The Monetary Authority of Singapore (MAS) announced 15 finalists for the global competition to develop the retail central bank digital currency (CBDC) solutions. The finalists include ANZ Banking Group Limited, Citibank NA, Consensys, Singapore Branch, HSBC Bank (Singapore) Limited, IBM, IDEMIA, Soramitsu, and Standard Chartered Bank. The finalists, which comprise financial institutions and financial technology solution providers, will progress to the Acceleration phase of the Global CBDC Challenge, before they pitch their solutions to a panel of judges and an international audience at this year’s Singapore fintech festival. This global challenge attracted over 300 submissions from more than 50 countries, with >50% submissions coming from Asia.
Participants were invited to address 12 problem statements on CBDC instrument, distribution, and infrastructure, covering topics such as inclusivity, interoperability, and programmability. The proposals from the finalists sought to address multiple problem statements through a variety of technology approaches, including hardware wallets, digital identity, and asset tokenization solutions. The finalists were selected by an independent panel of judges comprising policy and technical experts, academia, and senior representatives from some of the intergovernmental organization partners. The finalists will next go through an eight-week Acceleration Phase, supported by Tribe Accelerator, where they will develop and refine their solutions. Finalists will participate in masterclasses and networking sessions with industry experts and be given access to the API Exchange (APIX) Digital Currency Sandbox for rapid prototyping of their digital currency solutions. During the Global CBDC Challenge’s Demo Day as part of the Singapore fintech festival 2021, the finalists will present their innovations. The solutions of the finalists as well as key insights from the other submissions will be featured in a post-event report
Keywords: Asia Pacific, Singapore, Banking, CBDC, Digital Currencies, Global CBDC Challenge, Fintech, Regtech, MAS
Previous ArticleMNB Extends Scope of Green Lending, Discusses Bank Carbon Risk Index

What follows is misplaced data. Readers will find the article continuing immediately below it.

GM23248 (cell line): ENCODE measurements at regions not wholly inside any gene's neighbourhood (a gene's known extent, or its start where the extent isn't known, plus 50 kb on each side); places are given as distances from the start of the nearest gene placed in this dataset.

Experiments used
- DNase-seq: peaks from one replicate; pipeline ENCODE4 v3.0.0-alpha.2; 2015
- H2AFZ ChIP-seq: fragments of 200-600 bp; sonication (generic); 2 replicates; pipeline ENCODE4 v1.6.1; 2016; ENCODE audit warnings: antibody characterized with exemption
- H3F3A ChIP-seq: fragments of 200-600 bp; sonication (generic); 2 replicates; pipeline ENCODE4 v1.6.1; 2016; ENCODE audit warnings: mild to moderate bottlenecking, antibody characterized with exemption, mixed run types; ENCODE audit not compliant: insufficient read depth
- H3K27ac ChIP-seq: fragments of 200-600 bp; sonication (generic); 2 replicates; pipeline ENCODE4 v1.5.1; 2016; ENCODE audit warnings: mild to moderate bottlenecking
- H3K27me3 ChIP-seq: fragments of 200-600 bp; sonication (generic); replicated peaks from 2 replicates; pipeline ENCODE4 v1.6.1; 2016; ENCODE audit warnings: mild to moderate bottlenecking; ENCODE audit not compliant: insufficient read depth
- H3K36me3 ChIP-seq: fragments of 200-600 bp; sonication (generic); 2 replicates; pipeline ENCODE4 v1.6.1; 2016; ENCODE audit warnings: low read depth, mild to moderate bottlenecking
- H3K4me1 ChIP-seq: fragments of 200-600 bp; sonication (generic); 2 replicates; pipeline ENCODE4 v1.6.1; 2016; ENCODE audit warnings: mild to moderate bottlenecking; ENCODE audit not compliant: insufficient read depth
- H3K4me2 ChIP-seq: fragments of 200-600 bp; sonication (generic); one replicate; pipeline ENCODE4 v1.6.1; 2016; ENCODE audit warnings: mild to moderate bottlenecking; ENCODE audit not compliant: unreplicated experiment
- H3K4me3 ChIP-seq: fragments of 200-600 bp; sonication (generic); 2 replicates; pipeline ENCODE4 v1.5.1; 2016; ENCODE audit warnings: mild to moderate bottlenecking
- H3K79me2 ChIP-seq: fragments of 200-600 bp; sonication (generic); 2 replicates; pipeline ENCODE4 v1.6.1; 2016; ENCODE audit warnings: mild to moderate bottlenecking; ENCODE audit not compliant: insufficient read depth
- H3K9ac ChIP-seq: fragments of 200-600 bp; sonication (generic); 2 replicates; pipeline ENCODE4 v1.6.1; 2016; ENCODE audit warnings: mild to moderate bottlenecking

The Australian Prudential Regulation Authority (APRA) has published the findings of its latest climate risk self-assessment survey conducted across the banking, insurance, and superannuation industries.
The French Prudential Supervisory Authority (ACPR) published a notice related to the methods for calculating and publishing prudential ratios under the Capital Requirements Directive (CRD IV) and the minimum requirement for own funds and eligible liabilities (MREL).
The Financial Stability Institute (FSI) of the Bank for International Settlements recently published a paper proposing a framework for classifying financial stability regulation as either entity-based or activity-based.
The European Insurance and Occupational Pension Authority (EIOPA) published the risk dashboard based on Solvency II data and the final version of the application guidance on climate change materiality assessments and climate change scenarios in the Own Risk and Solvency Assessment (ORSA).
The European Banking Authority (EBA) and the European Central Bank (ECB) published their responses to the consultations of the International Sustainability Standards Board (ISSB) and the European Financial Reporting Advisory Group (EFRAG) on sustainability-related disclosure standards.
A Consultative Group on Risk Management (CGRM) at the Bank for International Settlements (BIS) published a report that examines incorporation of climate risks into the international reserve management framework.
The European Banking Authority (EBA) published the final guidelines on liquidity requirements exemption for investment firms, updated version of its 5.2 filing rules document for supervisory reporting, and Single Rulebook Question and Answer (Q&A) updates in July 2022.
The European Insurance and Occupational Pensions Authority (EIOPA) published Version 2.8.0 of the Solvency II data point model (DPM) and XBRL taxonomy.
The European Union published, in the Official Journal of the European Union, an opinion from the European Economic and Social Committee (EESC); the opinion is on the proposal for a regulation to amend the Capital Requirements Regulation (CRR).
HM Treasury published a draft statutory instrument titled “The Financial Services (Miscellaneous Amendments) (EU Exit) Regulations 2022,” along with the related explanatory memorandum and impact assessment.